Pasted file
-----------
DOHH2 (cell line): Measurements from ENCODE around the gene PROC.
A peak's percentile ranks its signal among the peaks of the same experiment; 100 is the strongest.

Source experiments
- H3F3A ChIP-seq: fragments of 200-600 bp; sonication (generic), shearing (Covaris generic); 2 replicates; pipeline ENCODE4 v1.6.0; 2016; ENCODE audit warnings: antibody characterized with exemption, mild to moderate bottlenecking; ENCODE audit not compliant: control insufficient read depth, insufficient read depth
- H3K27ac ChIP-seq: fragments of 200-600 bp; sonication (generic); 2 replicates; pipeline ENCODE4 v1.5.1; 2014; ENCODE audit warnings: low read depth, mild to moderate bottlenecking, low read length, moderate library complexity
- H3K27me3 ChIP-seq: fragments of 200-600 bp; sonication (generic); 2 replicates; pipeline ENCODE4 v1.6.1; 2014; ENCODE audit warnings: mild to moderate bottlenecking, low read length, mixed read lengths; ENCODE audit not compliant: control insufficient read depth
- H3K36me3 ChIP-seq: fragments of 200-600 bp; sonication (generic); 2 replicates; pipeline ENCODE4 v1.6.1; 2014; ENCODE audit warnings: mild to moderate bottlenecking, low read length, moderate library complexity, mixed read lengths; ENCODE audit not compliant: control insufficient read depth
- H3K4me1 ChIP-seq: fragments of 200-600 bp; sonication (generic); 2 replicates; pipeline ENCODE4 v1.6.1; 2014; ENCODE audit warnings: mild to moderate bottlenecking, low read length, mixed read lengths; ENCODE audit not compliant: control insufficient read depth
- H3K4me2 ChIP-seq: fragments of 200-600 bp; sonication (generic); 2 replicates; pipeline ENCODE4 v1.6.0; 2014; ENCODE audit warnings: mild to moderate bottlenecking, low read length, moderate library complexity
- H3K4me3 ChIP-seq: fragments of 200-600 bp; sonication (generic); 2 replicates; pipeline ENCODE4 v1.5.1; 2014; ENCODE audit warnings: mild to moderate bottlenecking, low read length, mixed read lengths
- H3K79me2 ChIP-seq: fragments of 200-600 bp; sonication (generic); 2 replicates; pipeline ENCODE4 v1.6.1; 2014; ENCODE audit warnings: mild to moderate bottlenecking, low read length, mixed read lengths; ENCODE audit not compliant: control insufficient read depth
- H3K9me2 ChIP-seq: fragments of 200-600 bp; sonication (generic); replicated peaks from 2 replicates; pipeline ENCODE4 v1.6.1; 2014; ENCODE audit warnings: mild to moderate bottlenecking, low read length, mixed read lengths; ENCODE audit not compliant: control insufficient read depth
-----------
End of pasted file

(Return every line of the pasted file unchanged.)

DOHH2 (cell line): Measurements from ENCODE around the gene PROC.
A peak's percentile ranks its signal among the peaks of the same experiment; 100 is the strongest.

Source experiments
- H3F3A ChIP-seq: fragments of 200-600 bp; sonication (generic), shearing (Covaris generic); 2 replicates; pipeline ENCODE4 v1.6.0; 2016; ENCODE audit warnings: antibody characterized with exemption, mild to moderate bottlenecking; ENCODE audit not compliant: control insufficient read depth, insufficient read depth
- H3K27ac ChIP-seq: fragments of 200-600 bp; sonication (generic); 2 replicates; pipeline ENCODE4 v1.5.1; 2014; ENCODE audit warnings: low read depth, mild to moderate bottlenecking, low read length, moderate library complexity
- H3K27me3 ChIP-seq: fragments of 200-600 bp; sonication (generic); 2 replicates; pipeline ENCODE4 v1.6.1; 2014; ENCODE audit warnings: mild to moderate bottlenecking, low read length, mixed read lengths; ENCODE audit not compliant: control insufficient read depth
- H3K36me3 ChIP-seq: fragments of 200-600 bp; sonication (generic); 2 replicates; pipeline ENCODE4 v1.6.1; 2014; ENCODE audit warnings: mild to moderate bottlenecking, low read length, moderate library complexity, mixed read lengths; ENCODE audit not compliant: control insufficient read depth
- H3K4me1 ChIP-seq: fragments of 200-600 bp; sonication (generic); 2 replicates; pipeline ENCODE4 v1.6.1; 2014; ENCODE audit warnings: mild to moderate bottlenecking, low read length, mixed read lengths; ENCODE audit not compliant: control insufficient read depth
- H3K4me2 ChIP-seq: fragments of 200-600 bp; sonication (generic); 2 replicates; pipeline ENCODE4 v1.6.0; 2014; ENCODE audit warnings: mild to moderate bottlenecking, low read length, moderate library complexity
- H3K4me3 ChIP-seq: fragments of 200-600 bp; sonication (generic); 2 replicates; pipeline ENCODE4 v1.5.1; 2014; ENCODE audit warnings: mild to moderate bottlenecking, low read length, mixed read lengths
- H3K79me2 ChIP-seq: fragments of 200-600 bp; sonication (generic); 2 replicates; pipeline ENCODE4 v1.6.1; 2014; ENCODE audit warnings: mild to moderate bottlenecking, low read length, mixed read lengths; ENCODE audit not compliant: control insufficient read depth
- H3K9me2 ChIP-seq: fragments of 200-600 bp; sonication (generic); replicated peaks from 2 replicates; pipeline ENCODE4 v1.6.1; 2014; ENCODE audit warnings: mild to moderate bottlenecking, low read length, mixed read lengths; ENCODE audit not compliant: control insufficient read depth